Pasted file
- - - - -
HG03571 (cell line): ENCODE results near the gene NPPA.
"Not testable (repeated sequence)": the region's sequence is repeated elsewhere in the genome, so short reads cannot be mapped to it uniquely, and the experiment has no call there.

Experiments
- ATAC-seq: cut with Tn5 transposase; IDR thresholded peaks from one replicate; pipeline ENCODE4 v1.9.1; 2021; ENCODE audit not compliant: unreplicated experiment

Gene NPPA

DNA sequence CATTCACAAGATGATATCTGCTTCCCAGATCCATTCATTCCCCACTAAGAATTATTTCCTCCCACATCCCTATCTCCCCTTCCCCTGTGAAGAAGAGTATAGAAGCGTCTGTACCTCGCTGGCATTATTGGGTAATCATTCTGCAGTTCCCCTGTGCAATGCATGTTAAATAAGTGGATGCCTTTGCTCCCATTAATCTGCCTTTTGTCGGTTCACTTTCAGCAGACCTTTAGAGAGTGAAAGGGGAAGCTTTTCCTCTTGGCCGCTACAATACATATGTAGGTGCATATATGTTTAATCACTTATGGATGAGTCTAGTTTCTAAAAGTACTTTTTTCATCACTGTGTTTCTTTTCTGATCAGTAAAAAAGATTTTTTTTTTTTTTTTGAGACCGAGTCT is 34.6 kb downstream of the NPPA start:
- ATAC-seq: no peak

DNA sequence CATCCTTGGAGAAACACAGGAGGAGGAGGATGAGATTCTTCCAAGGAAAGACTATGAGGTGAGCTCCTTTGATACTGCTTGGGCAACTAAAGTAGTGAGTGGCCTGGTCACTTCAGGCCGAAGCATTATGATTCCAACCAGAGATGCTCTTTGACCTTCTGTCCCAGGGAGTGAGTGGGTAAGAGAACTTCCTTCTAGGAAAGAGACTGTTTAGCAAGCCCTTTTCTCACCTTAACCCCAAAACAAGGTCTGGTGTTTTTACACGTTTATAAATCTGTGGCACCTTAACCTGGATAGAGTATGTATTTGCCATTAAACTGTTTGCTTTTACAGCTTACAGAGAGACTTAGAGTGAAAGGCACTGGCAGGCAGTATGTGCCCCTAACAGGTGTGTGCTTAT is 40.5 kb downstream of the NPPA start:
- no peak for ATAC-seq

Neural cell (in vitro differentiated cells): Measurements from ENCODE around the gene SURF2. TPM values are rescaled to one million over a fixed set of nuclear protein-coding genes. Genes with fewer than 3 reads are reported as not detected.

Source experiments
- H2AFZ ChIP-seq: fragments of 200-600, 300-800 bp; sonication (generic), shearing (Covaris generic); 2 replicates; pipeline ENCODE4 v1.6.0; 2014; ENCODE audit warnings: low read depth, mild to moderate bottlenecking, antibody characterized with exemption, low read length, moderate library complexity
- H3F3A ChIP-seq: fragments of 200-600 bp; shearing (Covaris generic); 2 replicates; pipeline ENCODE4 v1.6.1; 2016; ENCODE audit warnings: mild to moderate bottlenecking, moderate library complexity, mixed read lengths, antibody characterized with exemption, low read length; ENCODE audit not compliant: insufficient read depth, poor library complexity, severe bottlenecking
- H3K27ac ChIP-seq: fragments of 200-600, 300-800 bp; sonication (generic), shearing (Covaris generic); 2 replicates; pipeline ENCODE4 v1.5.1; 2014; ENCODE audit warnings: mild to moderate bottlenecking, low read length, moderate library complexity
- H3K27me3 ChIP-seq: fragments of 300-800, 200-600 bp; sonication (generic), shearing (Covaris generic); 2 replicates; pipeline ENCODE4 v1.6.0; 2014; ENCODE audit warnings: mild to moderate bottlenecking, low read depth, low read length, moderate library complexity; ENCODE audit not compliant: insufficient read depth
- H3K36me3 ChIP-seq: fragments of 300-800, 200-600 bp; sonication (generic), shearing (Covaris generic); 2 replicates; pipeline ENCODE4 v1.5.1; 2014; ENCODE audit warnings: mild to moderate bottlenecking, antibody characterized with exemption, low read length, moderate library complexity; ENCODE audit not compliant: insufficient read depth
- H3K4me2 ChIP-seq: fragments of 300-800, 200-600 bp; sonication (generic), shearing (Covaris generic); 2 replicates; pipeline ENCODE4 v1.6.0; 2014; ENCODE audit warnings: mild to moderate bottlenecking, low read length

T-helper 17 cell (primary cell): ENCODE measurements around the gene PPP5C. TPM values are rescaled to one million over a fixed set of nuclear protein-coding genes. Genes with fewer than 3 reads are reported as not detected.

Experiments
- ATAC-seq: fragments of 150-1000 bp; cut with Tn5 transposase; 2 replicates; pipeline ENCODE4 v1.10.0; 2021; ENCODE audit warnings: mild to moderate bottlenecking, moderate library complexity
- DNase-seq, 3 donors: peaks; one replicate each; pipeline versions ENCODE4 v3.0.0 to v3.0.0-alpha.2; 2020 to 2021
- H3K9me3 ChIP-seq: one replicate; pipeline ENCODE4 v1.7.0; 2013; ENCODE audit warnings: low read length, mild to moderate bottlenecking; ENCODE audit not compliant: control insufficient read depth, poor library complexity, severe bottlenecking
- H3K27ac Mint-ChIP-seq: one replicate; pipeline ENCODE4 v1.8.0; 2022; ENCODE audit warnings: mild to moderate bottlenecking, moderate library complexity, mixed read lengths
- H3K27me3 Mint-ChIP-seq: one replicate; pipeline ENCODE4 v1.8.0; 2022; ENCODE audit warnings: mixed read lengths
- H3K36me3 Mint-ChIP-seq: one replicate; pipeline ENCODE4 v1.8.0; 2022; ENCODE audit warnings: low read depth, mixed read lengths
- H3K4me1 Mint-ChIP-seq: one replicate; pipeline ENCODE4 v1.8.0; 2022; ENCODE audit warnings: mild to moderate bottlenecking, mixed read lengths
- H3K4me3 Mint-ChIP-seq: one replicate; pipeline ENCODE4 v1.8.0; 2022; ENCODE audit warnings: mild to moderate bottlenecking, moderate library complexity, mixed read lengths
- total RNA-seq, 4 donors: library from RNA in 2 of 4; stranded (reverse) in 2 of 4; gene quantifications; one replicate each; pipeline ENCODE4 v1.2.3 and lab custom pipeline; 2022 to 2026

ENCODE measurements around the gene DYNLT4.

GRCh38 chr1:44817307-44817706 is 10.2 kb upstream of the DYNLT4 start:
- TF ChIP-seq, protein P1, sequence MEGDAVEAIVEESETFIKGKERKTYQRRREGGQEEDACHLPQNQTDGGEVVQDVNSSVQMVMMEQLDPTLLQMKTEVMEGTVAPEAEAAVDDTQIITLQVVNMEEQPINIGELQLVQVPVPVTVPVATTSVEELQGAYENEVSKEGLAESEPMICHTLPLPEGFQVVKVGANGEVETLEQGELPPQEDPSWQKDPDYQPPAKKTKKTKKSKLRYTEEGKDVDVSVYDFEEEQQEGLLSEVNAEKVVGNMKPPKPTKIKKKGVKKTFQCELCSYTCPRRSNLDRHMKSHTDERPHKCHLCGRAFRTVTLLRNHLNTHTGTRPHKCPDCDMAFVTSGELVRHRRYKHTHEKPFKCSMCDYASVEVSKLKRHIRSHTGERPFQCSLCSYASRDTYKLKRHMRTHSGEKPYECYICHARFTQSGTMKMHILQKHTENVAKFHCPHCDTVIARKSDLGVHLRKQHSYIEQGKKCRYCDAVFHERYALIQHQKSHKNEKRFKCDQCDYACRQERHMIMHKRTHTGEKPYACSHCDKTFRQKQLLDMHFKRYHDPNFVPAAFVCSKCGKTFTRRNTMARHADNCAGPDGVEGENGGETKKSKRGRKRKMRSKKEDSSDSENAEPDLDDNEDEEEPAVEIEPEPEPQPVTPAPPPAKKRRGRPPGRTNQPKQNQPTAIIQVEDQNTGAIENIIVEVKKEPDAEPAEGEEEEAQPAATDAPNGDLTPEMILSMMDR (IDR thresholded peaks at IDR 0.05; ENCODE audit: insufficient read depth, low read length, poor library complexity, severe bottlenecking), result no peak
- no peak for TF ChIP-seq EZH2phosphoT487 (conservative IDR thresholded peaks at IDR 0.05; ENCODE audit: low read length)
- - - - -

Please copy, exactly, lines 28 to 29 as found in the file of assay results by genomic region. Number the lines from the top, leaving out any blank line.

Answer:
- total RNA-seq, 4 donors: library from RNA in 2 of 4; stranded (reverse) in 2 of 4; gene quantifications; one replicate each; pipeline ENCODE4 v1.2.3 and lab custom pipeline; 2022 to 2026

ENCODE measurements around the gene DYNLT4.